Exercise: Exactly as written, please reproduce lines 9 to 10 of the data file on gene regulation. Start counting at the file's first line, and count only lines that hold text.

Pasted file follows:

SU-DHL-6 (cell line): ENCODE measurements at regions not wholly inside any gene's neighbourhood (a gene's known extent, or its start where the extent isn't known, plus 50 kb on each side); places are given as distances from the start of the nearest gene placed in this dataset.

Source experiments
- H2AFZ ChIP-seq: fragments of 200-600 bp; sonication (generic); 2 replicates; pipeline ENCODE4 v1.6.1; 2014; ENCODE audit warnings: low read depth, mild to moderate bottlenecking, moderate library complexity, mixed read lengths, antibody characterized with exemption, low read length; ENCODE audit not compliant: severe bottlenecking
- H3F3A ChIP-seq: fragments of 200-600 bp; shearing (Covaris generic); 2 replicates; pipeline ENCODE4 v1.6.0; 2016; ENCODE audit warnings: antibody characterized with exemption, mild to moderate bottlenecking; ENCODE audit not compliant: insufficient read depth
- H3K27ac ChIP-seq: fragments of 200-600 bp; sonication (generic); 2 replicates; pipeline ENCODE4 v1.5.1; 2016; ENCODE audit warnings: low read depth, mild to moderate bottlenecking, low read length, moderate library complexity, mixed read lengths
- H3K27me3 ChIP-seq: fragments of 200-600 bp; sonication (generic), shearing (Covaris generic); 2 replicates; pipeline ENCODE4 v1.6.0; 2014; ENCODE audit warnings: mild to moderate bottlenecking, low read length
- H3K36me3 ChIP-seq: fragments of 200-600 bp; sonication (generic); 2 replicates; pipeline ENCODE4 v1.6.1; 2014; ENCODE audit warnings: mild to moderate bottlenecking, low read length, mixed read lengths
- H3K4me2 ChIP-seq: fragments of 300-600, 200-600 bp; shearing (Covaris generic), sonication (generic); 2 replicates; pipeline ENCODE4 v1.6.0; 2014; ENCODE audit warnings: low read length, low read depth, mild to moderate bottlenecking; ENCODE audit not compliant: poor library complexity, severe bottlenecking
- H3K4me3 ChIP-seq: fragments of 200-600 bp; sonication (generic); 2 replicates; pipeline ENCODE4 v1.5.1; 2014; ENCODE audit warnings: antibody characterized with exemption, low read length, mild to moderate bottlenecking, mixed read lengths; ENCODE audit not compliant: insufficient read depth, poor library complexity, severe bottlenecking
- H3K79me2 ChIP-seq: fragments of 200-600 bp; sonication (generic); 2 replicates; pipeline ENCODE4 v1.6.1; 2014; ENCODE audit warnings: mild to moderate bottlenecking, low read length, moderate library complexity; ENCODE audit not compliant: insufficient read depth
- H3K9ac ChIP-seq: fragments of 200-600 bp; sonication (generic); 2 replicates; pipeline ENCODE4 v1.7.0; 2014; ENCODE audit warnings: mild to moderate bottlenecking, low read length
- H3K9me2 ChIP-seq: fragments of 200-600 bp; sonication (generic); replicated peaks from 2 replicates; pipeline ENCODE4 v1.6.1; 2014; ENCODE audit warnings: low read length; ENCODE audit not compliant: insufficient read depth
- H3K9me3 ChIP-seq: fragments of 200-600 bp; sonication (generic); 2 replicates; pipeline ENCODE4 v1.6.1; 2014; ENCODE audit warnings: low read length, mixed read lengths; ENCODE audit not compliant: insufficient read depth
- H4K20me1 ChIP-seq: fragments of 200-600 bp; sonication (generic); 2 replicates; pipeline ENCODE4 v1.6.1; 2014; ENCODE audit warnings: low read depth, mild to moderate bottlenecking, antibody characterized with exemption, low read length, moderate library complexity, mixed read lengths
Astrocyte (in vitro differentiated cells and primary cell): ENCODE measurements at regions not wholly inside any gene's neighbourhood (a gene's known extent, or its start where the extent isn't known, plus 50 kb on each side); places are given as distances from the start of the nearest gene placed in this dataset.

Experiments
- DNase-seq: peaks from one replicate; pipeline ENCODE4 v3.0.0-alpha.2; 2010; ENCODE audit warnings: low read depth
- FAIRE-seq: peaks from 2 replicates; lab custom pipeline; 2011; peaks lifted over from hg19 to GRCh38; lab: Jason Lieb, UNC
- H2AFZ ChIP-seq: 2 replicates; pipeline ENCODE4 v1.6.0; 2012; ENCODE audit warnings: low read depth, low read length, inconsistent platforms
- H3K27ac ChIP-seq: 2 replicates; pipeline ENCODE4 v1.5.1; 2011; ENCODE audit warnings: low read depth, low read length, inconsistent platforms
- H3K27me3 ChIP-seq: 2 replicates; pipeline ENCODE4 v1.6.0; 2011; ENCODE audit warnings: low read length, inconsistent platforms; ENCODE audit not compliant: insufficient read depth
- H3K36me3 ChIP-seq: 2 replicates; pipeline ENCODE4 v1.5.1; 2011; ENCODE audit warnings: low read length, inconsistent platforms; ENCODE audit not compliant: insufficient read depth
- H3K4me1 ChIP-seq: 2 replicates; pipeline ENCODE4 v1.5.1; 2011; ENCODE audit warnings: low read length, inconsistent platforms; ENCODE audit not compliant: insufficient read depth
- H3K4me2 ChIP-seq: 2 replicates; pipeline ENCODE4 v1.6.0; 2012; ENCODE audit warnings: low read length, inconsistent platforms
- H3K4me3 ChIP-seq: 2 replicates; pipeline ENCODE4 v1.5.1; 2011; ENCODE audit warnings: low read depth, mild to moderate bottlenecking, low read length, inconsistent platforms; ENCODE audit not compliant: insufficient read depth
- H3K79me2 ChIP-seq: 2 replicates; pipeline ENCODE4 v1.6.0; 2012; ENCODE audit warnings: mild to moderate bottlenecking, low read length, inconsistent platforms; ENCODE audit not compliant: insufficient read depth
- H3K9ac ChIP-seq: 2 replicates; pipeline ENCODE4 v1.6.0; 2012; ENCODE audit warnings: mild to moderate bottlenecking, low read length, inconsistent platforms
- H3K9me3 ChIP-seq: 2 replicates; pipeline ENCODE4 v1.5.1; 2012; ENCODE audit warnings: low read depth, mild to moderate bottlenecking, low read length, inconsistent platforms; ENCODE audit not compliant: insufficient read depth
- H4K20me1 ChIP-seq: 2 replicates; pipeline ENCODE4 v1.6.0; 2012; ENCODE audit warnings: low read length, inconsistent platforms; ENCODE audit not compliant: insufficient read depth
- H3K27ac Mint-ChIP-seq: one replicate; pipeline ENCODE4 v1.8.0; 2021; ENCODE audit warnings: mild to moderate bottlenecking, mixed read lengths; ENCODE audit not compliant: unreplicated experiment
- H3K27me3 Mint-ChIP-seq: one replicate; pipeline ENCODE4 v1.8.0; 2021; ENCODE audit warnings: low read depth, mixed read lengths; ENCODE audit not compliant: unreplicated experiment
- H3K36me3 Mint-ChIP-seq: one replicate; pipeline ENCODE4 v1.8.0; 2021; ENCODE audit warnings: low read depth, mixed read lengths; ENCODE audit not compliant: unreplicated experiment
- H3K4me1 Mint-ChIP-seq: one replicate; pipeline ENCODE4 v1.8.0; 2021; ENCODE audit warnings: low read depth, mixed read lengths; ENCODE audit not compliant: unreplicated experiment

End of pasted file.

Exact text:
- H3K4me3 ChIP-seq: fragments of 200-600 bp; sonication (generic); 2 replicates; pipeline ENCODE4 v1.5.1; 2014; ENCODE audit warnings: antibody characterized with exemption, low read length, mild to moderate bottlenecking, mixed read lengths; ENCODE audit not compliant: insufficient read depth, poor library complexity, severe bottlenecking
- H3K79me2 ChIP-seq: fragments of 200-600 bp; sonication (generic); 2 replicates; pipeline ENCODE4 v1.6.1; 2014; ENCODE audit warnings: mild to moderate bottlenecking, low read length, moderate library complexity; ENCODE audit not compliant: insufficient read depth